The Raúl Isidro Burgos Normal Boarding School of Ayotzinapa is not just like any other school. It carries a long history of struggles for social justice, and it happens to be the exact school were Lucio Cabañas — one of the greatest Mexican revolutionaries of the 20th century — had studied and had been a student leader, before starting his Party of the Poor (Partido de los Pobres) guerrilla army that shook Guerrero and Mexico in the late 1960s and early 1970s. (Read Carlos Montemayor’s Guerra en el Paraiso to find out more about this incredible story.)
The Rural Normal Schools are not like the rest of the Mexican schools either. They are located in poor rural areas and they provide education for — and sometimes also awaken the political consciousness of — Mexico’s excluded: the impoverished, mostly indigenous, kids of the Mexican countryside. Some of the normalistas later move on to become teachers in rural schools or even to enter the most prestigious universities of the country to do postgraduate studies.
In her book México Armado, Laura Castellanos writes that, during and even before the guerra sucia, the students of the normales rurales had been protagonists of several struggles for social justice, very often joining some of the more than thirty rural and urban guerillas that chose the revolutionary road to social change at a time when all other roads seemed closed.
Arturo Gámiz and some other members of his group, who in a highly symbolic move for Mexico’s revolutionary left carried out an attack on the military barracks of Madera on September 23, 1965, were normalistas as well, while many other normalistas joined various guerrilla groups later on. The Rural Normal Schools of the time paid a heavy price for their students’ activism: they became the target of the ever-more repressive Mexican state. As Siddharta Camargo writes:
The students and graduates of the Normales Rurales became the perfect victims; their identity as sons of ‘campesinos’, their poverty, their political militancy, and their intellectual capacity transformed them into “a danger” in the eyes of an obsolete and ever-more authoritarian and repressive political regime.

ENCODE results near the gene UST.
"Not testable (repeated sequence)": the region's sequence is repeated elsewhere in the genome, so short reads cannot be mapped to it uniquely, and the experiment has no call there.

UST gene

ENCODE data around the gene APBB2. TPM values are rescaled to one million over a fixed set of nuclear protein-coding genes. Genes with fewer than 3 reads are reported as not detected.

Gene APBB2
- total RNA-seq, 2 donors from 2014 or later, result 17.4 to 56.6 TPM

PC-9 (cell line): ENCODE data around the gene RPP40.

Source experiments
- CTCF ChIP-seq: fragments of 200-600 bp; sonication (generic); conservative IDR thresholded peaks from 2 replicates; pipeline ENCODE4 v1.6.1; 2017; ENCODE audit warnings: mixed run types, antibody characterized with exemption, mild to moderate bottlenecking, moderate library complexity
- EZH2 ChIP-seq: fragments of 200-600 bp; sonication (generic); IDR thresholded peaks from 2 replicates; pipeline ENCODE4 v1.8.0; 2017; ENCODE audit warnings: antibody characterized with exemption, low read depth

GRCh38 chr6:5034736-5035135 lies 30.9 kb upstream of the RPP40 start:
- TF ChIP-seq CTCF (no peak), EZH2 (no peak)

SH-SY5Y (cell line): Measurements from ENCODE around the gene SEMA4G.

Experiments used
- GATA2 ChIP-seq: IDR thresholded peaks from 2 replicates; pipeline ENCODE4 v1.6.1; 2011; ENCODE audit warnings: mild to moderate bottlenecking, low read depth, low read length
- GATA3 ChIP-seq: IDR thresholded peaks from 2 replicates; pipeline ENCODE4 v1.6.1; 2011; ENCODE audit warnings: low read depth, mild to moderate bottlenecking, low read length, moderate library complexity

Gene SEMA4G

And it seems they are still being punished to this day. For the same reasons.
Alive they took them, alive we want them back!
On October 22, Mexico took to the streets to demand the return of the 43 missing normalistas, as well as answers about the identity of the bodies discovered in the mass graves, and how they ended up there. “We are not all here — 43 are missing” and “Alive they were taken, alive we want them back” were the main slogans that shook Mexico’s squares from North to South. Several universities went on a 48-hour strike and some of them — including the UNAM and the UAM — declared an indefinite strike until the government provides some answers regarding the fate of the 43 normalistas.
Several acts of solidarity were also carried out in front of Mexican embassies and consulates all over the world, while on Thursday the European Parliament is expected to vote on a resolution condemning the disappearance of the 43 students and demanding justice to be done.
Meanwhile, Mexico is still holding its breath. The rest of the world is, too. And they demand answers.
Because We Are All Ayotzinapa.